“It’s tremendously heartening, because they feel supported,” she said. “What we want is for them to feel supported and that they can advocate for themselves and that they can be worthy of occupying space on campus. It’s heartening to see that they’re receiving what we’re trying to put out.”
Nicole Becker was selected as the winner of the staff award.
Becker’s nomination describes her “exceptional commitment to enhancing the experience of first-generation students at UW-Green Bay through a multi-faceted approach that combines innovative programming, dedicated mentorship and impactful advocacy” as well as her “unwavering dedication to the personal and academic growth of first-gen students.”
New Student Award
The New Student Award recognizes “an exceptional new student who has pursued and met ambitious goals and made notable achievements during their first year, demonstrated a commitment to academic excellence and created pathways or inspired other first-gen students to also excel at UW-Green Bay.”
The recipient of the New Student Award is Jocelin Ramos, whose nomination describes the way she “exhibits keen interest in community engagement and social justice issues and shows so much promise as a campus and community leader who cares deeply for social change, equity and justice for all.”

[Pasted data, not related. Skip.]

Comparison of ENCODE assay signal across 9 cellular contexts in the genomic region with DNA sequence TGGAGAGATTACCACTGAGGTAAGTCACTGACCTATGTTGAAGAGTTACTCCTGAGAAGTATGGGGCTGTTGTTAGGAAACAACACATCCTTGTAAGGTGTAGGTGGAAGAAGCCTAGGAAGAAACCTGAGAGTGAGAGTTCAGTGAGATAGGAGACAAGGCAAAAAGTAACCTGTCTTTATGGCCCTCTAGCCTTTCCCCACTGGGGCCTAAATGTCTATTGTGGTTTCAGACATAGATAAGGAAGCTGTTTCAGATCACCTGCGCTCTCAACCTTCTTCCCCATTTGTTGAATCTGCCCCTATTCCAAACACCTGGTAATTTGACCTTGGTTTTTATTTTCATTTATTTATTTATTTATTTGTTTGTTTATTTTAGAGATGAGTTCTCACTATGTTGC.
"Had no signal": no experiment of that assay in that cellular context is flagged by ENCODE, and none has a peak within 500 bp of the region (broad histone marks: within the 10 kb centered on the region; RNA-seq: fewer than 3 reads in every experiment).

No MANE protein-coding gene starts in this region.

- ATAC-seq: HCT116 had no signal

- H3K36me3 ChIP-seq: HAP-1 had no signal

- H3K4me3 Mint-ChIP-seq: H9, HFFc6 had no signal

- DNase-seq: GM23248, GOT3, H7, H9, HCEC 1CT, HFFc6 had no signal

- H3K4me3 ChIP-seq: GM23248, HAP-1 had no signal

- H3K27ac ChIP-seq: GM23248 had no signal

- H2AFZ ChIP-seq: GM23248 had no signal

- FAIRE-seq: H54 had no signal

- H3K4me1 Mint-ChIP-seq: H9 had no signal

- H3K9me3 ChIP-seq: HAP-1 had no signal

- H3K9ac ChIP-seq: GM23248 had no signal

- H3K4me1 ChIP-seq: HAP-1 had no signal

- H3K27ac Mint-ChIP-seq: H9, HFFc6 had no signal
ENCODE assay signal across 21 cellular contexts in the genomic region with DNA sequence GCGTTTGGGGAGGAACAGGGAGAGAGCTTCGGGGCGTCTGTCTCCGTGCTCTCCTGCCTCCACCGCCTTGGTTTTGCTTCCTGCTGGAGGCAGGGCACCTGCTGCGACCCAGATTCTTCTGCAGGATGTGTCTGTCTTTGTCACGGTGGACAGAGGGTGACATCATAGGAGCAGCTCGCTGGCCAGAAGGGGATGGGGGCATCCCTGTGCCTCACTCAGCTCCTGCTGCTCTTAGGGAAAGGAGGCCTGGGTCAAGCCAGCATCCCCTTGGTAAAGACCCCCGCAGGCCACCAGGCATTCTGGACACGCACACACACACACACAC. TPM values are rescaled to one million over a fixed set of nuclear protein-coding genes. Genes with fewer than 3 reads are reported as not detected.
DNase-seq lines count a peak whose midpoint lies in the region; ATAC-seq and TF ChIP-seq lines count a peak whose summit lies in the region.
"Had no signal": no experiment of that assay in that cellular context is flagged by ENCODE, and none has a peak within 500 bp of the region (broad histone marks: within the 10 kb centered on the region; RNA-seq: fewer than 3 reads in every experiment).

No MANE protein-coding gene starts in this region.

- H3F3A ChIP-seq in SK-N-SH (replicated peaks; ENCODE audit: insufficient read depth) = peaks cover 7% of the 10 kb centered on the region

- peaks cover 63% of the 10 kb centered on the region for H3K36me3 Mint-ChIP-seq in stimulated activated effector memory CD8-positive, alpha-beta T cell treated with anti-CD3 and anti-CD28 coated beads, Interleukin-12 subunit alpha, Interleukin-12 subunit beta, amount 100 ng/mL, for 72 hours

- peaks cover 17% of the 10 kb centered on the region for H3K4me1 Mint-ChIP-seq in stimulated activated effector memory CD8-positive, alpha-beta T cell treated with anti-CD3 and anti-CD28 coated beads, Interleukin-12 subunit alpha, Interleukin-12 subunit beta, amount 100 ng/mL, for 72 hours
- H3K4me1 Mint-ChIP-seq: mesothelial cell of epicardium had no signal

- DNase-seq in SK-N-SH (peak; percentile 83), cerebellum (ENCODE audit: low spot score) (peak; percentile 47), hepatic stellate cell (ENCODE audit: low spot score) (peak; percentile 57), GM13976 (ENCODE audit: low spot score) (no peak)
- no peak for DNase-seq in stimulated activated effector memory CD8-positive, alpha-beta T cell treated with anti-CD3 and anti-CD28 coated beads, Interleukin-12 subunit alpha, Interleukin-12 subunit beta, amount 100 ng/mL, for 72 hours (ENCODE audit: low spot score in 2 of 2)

When she realized she’d be receiving the award, Ramos said, “I got a little emotional…“I’m very thankful.”
Student Leader Award
The Student Leader Award recognizes “a student leader who has pursued and met ambitious personal and professional goals while demonstrating a commitment to academic excellence and campus engagement during their time at UW-Green Bay.”
The recipient of the Student Leader Award is Adan Cordova.
Cordova’s nomination describes him as “a non-traditional student who has been able to balance his academics while also being very involved in his family as the proud father of three young sons. An immigrant from Hungary, he didn’t believe he was going to be able to succeed in college, but he persevered and will soon earn his bachelor’s degree with an impressive GPA that will make him an ideal candidate for his next adventure — medical school.”
In his time at UW-Green Bay, Cordova has served as a mentor for New Scholars rising and sits on the board of the pre-med club, in addition to sharing his story in marketing videos and as a guest speaker to a panel of parents of children in the College Ready program.
“I feel lucky because people around me are helping me,” he said. “I’m proud to be here and to be a part of UW-Green Bay — to be part of the family.”